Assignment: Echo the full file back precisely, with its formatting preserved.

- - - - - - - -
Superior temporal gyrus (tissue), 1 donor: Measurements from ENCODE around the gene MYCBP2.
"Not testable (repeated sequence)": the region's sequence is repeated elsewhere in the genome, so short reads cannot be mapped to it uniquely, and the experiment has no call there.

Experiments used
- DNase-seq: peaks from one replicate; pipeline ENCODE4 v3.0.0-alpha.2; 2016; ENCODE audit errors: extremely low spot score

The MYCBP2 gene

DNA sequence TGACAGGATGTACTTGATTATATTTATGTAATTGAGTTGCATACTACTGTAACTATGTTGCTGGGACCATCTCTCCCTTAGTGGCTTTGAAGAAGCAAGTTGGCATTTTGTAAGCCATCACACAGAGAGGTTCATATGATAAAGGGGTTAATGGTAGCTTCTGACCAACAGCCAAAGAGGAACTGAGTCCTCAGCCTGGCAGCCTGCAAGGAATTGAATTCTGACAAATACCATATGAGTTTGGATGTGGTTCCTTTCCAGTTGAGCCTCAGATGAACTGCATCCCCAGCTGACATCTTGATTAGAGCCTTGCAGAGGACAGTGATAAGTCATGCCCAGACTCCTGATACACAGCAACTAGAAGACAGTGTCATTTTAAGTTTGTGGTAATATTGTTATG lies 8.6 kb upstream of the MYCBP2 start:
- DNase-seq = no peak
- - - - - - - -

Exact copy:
Superior temporal gyrus (tissue), 1 donor: Measurements from ENCODE around the gene MYCBP2.
"Not testable (repeated sequence)": the region's sequence is repeated elsewhere in the genome, so short reads cannot be mapped to it uniquely, and the experiment has no call there.

Experiments used
- DNase-seq: peaks from one replicate; pipeline ENCODE4 v3.0.0-alpha.2; 2016; ENCODE audit errors: extremely low spot score

The MYCBP2 gene

DNA sequence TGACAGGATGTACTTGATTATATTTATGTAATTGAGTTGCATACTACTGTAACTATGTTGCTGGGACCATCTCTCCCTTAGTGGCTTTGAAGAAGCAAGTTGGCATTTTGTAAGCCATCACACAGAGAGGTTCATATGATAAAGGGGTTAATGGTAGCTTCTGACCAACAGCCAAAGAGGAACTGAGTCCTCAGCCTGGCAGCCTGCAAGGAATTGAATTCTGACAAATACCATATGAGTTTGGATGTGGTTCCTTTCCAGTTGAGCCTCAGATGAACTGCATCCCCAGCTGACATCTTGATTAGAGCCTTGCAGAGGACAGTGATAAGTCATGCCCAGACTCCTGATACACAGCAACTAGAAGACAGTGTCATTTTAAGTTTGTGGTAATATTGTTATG lies 8.6 kb upstream of the MYCBP2 start:
- DNase-seq = no peak